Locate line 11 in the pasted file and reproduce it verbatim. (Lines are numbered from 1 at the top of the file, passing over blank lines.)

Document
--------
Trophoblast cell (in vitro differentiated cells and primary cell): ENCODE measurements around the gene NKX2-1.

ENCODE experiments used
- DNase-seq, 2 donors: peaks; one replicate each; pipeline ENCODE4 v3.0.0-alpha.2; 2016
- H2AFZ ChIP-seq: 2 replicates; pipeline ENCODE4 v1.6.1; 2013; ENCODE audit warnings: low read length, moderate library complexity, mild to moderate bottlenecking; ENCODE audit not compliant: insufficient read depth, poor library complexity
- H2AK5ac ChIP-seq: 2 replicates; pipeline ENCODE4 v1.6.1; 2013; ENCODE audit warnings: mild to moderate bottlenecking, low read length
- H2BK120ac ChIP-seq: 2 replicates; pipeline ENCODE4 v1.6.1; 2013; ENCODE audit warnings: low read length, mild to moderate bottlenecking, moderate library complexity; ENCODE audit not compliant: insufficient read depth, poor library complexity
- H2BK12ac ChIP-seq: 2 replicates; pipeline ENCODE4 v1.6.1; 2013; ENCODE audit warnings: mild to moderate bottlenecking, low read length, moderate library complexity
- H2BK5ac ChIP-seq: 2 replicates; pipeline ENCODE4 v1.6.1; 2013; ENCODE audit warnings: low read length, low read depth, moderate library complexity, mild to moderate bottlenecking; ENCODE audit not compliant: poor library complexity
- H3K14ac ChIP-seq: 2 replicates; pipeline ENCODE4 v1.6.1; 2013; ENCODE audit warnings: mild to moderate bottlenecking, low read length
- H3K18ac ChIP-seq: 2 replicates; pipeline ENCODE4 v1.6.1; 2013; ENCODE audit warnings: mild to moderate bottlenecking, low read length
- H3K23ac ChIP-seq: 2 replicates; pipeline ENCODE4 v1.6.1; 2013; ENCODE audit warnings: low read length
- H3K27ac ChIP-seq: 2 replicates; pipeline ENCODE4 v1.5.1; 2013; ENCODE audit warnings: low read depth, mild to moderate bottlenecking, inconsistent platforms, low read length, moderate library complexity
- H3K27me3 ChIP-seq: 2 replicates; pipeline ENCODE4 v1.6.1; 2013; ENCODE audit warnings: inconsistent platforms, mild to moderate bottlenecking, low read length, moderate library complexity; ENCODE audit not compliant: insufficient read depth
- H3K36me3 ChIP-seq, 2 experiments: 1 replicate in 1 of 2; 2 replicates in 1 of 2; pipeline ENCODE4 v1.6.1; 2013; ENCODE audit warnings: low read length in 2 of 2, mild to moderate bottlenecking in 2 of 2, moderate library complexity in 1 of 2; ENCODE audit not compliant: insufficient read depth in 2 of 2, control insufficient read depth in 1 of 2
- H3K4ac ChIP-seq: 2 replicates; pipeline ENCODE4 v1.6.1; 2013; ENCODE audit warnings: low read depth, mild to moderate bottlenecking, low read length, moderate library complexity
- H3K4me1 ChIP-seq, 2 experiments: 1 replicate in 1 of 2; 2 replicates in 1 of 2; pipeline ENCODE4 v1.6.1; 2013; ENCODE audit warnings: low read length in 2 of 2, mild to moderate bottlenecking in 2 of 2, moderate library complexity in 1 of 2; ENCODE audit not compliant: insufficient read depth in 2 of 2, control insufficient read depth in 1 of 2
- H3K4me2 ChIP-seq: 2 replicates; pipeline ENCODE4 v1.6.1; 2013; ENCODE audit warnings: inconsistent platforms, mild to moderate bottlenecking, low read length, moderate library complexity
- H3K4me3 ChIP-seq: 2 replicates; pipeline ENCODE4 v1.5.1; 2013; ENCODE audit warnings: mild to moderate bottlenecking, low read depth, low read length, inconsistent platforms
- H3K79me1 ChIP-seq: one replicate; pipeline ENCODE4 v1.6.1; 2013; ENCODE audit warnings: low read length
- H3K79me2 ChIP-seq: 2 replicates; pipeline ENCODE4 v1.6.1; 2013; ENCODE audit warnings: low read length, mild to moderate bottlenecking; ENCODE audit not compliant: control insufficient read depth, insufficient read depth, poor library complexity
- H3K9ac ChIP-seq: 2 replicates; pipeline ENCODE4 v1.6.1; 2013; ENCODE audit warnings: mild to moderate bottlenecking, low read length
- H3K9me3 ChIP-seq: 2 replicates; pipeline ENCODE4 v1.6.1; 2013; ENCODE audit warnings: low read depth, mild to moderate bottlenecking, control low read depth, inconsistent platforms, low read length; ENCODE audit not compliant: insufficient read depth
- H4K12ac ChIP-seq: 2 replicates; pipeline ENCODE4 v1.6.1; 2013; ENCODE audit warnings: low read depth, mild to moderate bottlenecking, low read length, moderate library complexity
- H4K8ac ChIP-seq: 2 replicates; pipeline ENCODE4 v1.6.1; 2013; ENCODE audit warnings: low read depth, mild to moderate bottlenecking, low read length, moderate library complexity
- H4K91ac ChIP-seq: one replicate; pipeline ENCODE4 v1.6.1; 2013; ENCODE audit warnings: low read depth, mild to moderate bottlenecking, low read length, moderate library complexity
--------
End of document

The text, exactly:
- H3K23ac ChIP-seq: 2 replicates; pipeline ENCODE4 v1.6.1; 2013; ENCODE audit warnings: low read length